National Park Service: The First 75 Years
Biographical Vignettes
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John D. Rockefeller, Jr.

                                          by John Daugherty

John D. Rockefeller, Jr.
(Courtesy of United Press International)

"I believe that every right implies a responsibility, every opportunity an obligation, every possession a duty." So reads a portion of the credo etched in a granite memorial to John D. Rockefeller, Jr., one of America's preeminent philanthropists.

Born in 1874. John D. Rockefeller, Jr., was the fifth child and only son of John D. Rockefeller, the builder of Standard Oil. The elder Rockefeller became America's first billionaire. After graduating from Brown University in 1897, John D. Rockefeller, Jr., joined his father's business, where he learned that making money held little appeal. After 1910 John D. Rockefeller, Jr., devoted his life to philanthropy. With his father, he participated in the creation of notable philanthropic institutions such as the Rockefeller Institute, the General Education Board, and the Rockefeller Foundation. He was the major contributor to the Rockefeller Brothers Fund, a general purpose foundation. John D. Rockefeller, Jr., is probably best remembered for the sponsorship of the construction of the Rockefeller Center in New York City, funding the restoration of Colonial Williamsburg, and donating land in New York City for the United Nations complex.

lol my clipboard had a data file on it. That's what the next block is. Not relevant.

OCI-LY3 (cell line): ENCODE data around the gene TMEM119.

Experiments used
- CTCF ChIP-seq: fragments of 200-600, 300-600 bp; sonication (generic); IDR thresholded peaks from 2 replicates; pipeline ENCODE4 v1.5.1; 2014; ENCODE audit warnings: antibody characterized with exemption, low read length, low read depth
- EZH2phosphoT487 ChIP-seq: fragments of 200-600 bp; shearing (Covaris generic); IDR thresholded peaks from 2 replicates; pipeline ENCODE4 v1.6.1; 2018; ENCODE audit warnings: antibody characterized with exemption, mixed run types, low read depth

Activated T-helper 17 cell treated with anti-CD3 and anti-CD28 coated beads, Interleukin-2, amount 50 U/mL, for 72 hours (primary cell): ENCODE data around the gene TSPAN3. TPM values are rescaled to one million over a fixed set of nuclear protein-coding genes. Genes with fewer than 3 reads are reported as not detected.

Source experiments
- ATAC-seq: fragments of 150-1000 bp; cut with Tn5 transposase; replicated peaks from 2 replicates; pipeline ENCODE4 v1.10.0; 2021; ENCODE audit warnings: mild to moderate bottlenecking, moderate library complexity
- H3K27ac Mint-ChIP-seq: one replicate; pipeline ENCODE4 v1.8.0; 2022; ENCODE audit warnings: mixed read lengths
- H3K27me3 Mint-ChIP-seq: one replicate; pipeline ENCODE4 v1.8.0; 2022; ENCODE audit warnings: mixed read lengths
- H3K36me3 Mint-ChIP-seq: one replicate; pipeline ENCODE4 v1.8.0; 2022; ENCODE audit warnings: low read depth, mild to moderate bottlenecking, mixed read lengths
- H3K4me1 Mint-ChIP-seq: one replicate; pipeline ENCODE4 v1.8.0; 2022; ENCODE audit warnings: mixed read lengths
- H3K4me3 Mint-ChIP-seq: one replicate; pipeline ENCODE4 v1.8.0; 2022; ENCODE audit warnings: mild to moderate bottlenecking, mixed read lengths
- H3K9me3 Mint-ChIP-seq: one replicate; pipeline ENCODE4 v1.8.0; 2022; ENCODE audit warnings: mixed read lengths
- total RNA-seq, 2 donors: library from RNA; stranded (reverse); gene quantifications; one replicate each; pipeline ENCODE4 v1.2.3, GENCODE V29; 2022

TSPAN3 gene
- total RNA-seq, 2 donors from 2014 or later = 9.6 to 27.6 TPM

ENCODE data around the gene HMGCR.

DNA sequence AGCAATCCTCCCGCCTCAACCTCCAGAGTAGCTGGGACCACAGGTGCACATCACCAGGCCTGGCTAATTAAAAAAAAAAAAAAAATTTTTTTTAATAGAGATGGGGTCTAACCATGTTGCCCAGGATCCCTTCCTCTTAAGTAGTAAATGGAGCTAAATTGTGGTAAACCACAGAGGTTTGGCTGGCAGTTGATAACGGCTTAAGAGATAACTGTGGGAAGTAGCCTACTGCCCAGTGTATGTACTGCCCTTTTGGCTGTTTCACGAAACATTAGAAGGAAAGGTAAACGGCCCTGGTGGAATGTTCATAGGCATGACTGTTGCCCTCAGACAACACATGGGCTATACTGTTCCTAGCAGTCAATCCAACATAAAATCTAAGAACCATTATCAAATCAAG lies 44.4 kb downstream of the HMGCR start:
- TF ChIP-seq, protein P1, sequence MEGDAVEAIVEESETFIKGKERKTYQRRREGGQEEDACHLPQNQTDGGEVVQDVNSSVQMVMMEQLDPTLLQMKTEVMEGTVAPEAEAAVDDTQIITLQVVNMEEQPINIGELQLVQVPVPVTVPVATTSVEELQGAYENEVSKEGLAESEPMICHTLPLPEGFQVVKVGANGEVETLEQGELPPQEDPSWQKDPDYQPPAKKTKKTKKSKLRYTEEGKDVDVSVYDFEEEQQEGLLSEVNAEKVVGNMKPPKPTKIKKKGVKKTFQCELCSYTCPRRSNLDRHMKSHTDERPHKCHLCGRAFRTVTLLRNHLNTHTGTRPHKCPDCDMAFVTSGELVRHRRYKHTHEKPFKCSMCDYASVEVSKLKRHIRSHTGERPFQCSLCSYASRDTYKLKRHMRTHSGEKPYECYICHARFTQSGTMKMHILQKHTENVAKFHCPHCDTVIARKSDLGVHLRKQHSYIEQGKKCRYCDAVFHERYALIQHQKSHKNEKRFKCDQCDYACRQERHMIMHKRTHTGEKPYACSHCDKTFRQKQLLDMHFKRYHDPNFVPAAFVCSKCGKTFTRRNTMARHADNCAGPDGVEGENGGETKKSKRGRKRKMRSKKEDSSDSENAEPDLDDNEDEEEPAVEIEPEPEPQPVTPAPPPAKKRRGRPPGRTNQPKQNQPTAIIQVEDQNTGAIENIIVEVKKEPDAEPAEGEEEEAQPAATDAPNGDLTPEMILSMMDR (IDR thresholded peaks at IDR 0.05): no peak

In the field of conservation, Mr. Rockefeller's contributions to national parks are no less important. He purchased and donated thousands of acres of land to parks using finances or foundation grants. For example. through the Laura Spelman Rockefeller Memorial, he donated $5 million to buy private lands in the Great Smoky Mountains "in the beautiful spirit of my mother." Acadia, Shenandoah, and Grand Teton national parks also received generous donations of land from Mr. Rockefeller. In the 1920s, when commercial loggers threatened to destroy large stands of sugar pines adjacent to Yosemite, he provided more than $1 million to save 15,000 acres of forest. Mr. Rockefeller financed the construction of museums in Mesa Verde, Grand Canyon, and Yellowstone national parks. In 1972 Congress honored his contributions by creating a memorial parkway between Yellowstone and Grand Teton national parks, which bears his name. John D. Rockefeller, Jr., symbolizes the philanthropic spirit of many American families, foundations, and individuals that have been vital to the national parks.

From National Park Service: The First 75 Years


Last Modified: March 27 2017 03:00:00 pm EDT

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